Every day, Watch This offers staff recommendations inspired by the week’s new releases or premieres. This week: The unofficial start of summer has us thinking of TV road trips.
Doug, “Doug’s Bad Trip” (season four, episode 13; originally aired 6/19/1994)
Doug is at its best when the Funnie family is losing its shit. (Remember the whole “There’s a bomb in the lasagna!” bit?) At the end of the show’s Nickelodeon run, viewers see an occurrence of familial insanity take place when Phil, Theda, Judy, Doug, and Porkchop hit the open road. Mr. and Mrs. Funnie have their sights set on the painted gorge, but their kids have other plans, each hoping to persuade their parents into taking a detour to one quirky roadside attraction or another.
The episode opens in media res, with the Funnies yelling at one another as the car cruises into the night and a torrential downpour. The tension is high as Doug throws out an uncharacteristic “Aw shut up!” right before the family car and a moving truck meet head on. Before the Funnies’ fate is revealed, “Doug’s Bad Trip” flashes back to the beginning of the trip, when Phil announces via a family meeting that the annual visit to grandma’s has been replaced by something Judy exclaims to be “sublimely cubist.”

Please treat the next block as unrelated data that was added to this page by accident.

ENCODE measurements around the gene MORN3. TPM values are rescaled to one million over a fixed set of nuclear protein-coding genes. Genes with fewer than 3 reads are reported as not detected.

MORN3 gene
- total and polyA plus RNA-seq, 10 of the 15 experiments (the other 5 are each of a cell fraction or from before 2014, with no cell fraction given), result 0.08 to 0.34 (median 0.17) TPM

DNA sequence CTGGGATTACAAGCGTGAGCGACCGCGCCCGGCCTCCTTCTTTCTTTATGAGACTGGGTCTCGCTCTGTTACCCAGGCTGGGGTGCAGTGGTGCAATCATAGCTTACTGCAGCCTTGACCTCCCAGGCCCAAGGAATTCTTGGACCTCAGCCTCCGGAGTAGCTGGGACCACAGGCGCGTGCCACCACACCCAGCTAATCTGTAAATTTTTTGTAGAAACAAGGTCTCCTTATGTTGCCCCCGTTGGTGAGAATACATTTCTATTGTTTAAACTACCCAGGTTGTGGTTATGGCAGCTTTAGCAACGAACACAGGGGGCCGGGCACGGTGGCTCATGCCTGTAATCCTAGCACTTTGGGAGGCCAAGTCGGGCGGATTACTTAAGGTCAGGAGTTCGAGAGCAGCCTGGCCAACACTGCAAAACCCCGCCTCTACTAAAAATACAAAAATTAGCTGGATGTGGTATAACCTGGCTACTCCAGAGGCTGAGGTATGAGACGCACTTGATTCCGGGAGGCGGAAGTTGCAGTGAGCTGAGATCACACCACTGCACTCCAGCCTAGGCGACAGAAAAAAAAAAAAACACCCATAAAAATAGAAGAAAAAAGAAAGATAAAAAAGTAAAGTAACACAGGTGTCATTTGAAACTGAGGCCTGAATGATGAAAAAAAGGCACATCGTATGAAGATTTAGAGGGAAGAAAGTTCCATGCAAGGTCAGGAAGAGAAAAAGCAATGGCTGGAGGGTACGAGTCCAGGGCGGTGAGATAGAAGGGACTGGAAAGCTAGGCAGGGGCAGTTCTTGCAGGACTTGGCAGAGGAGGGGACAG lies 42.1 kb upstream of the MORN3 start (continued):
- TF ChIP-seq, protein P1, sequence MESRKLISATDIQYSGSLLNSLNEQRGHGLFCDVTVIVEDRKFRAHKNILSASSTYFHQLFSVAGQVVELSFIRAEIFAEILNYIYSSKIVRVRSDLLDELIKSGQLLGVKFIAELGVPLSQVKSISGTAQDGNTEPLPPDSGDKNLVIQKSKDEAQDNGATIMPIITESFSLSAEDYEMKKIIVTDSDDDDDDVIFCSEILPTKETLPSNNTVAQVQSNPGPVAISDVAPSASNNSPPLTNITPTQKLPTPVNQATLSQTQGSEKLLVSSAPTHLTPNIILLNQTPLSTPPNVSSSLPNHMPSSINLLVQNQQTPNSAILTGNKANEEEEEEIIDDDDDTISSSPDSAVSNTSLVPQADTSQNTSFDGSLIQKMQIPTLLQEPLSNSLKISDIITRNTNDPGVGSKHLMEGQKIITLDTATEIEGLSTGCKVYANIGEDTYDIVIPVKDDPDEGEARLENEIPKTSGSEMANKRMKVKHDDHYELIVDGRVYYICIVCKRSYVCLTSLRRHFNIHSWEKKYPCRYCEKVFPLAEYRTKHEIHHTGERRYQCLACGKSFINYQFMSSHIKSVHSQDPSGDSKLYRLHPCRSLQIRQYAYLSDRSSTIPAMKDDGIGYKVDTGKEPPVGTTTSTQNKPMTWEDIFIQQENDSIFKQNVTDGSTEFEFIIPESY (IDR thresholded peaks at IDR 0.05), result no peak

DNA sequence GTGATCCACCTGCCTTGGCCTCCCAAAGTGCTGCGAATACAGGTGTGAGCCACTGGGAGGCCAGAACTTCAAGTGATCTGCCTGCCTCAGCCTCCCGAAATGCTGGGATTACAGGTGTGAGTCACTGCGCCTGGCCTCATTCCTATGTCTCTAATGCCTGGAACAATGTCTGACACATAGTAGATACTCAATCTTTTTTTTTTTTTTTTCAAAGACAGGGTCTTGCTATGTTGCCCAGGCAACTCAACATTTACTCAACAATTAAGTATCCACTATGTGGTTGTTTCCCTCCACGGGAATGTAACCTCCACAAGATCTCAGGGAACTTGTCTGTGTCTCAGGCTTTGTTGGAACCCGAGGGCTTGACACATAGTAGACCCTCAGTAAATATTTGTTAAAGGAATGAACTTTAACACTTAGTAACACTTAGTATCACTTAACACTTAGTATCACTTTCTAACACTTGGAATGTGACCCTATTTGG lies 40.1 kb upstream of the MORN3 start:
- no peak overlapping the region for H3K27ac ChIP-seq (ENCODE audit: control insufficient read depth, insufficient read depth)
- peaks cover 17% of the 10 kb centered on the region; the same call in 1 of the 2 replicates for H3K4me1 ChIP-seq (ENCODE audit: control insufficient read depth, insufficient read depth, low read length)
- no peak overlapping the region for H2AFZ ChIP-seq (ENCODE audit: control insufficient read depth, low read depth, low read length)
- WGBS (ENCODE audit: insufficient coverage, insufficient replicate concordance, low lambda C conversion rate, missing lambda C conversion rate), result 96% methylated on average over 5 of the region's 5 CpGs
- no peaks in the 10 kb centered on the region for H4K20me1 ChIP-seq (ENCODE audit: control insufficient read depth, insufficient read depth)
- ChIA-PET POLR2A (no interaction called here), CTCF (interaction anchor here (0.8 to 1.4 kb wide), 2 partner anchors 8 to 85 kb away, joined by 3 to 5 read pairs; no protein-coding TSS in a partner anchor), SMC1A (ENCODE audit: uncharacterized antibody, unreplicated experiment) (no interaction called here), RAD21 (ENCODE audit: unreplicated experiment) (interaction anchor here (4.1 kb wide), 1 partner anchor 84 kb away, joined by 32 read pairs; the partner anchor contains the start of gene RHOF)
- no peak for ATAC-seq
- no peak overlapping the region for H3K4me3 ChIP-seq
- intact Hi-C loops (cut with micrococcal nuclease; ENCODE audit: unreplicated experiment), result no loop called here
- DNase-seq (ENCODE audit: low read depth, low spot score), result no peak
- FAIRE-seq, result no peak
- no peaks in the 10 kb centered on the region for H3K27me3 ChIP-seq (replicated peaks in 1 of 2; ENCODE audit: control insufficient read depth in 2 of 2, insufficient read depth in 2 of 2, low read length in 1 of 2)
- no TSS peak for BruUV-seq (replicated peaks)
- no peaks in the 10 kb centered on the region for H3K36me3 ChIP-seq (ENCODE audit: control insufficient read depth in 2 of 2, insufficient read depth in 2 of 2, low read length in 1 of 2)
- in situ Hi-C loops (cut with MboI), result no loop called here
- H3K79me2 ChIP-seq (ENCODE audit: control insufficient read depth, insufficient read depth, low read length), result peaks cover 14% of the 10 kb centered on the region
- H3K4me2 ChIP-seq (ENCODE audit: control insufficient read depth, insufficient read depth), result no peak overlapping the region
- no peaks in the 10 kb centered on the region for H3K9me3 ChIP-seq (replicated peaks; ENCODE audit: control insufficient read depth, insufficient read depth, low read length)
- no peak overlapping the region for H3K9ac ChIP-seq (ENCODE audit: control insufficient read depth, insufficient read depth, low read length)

It’s lines like that one that strengthen the character study that is “Doug’s Bad Trip,” with Judy continually asserting her love for all things high culture in the way any teenager itching to permanently leave the nest one day might. She packs only highbrow literature in a huge steamer trunk and at one point throws the trip 300 miles off-course so she can run through Blythe Field, the dilapidated haunt of a fictional, but famous, poet that Judy adores. (While there, Doug comments that, “It’s just a big old desert,” fitting into the role of baby brother quite well.) Meanwhile, over-eager father Phil is forced to scale back his ambitious plans—highlights include a “moonlight hike through Copperhead Pass,” “the petrified buffalo herd,” and “stargazing with Ranger Bob”—becoming more stressed as the trip progresses. Theda is seemingly just along for the ride, and to offer one more voice when everyone is shouting—or singing.
In the end, though, a common theme within Doug shines through: Family is worth the ups and downs, no matter how eccentric your sister is, or how detrimentally determined your parents are to show you a good time.
Availability: “Doug’s Bad Trip” is available as part of the Doug Season 3 DVD set. It can also be streamed from YouTube and Amazon Prime.